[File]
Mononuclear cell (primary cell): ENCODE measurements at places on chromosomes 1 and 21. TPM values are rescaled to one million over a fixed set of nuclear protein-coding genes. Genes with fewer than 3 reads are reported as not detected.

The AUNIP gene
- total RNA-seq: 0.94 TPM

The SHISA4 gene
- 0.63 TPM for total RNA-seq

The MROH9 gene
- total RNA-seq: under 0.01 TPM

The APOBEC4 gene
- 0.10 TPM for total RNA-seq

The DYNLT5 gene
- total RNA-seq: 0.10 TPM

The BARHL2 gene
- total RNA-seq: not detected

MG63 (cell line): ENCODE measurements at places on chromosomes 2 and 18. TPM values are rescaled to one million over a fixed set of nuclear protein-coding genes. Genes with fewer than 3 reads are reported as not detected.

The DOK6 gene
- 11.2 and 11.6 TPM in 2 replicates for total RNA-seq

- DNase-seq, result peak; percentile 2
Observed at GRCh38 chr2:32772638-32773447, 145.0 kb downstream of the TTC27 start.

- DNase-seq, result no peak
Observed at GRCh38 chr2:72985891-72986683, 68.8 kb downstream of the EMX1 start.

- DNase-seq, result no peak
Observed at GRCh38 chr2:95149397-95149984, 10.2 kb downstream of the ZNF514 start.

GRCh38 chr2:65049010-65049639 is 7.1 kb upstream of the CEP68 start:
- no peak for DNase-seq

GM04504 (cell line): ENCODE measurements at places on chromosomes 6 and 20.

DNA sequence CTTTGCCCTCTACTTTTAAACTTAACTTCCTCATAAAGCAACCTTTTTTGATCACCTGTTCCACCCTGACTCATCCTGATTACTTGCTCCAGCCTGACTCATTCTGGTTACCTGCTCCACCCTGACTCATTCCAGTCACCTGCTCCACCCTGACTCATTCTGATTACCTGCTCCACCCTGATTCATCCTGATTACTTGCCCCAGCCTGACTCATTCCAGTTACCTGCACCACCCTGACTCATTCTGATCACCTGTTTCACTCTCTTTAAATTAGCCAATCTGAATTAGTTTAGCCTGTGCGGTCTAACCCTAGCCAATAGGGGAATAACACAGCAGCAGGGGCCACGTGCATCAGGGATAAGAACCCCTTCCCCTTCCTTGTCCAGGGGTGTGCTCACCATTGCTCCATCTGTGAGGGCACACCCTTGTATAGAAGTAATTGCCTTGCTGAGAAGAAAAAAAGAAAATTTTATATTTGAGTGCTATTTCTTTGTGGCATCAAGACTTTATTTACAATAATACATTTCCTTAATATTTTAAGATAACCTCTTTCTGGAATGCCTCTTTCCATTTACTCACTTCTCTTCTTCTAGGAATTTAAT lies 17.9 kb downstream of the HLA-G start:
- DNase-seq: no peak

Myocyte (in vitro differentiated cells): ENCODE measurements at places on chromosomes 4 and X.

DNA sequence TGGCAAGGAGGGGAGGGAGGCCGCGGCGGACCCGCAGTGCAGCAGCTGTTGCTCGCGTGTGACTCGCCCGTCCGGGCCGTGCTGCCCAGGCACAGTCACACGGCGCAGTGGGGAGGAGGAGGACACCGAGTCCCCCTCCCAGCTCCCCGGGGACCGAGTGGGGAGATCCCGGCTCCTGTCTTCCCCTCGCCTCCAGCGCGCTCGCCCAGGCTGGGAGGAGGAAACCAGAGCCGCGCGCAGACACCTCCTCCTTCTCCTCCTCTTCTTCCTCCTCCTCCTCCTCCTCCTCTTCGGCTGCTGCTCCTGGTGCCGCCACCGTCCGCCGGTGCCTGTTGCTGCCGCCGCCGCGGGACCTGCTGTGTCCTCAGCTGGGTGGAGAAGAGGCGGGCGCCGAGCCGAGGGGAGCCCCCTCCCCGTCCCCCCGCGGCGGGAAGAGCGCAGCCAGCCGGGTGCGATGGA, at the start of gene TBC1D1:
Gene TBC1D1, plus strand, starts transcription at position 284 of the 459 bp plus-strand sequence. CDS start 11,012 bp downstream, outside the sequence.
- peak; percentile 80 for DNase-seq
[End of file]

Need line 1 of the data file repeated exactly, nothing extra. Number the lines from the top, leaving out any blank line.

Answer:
Mononuclear cell (primary cell): ENCODE measurements at places on chromosomes 1 and 21. TPM values are rescaled to one million over a fixed set of nuclear protein-coding genes. Genes with fewer than 3 reads are reported as not detected.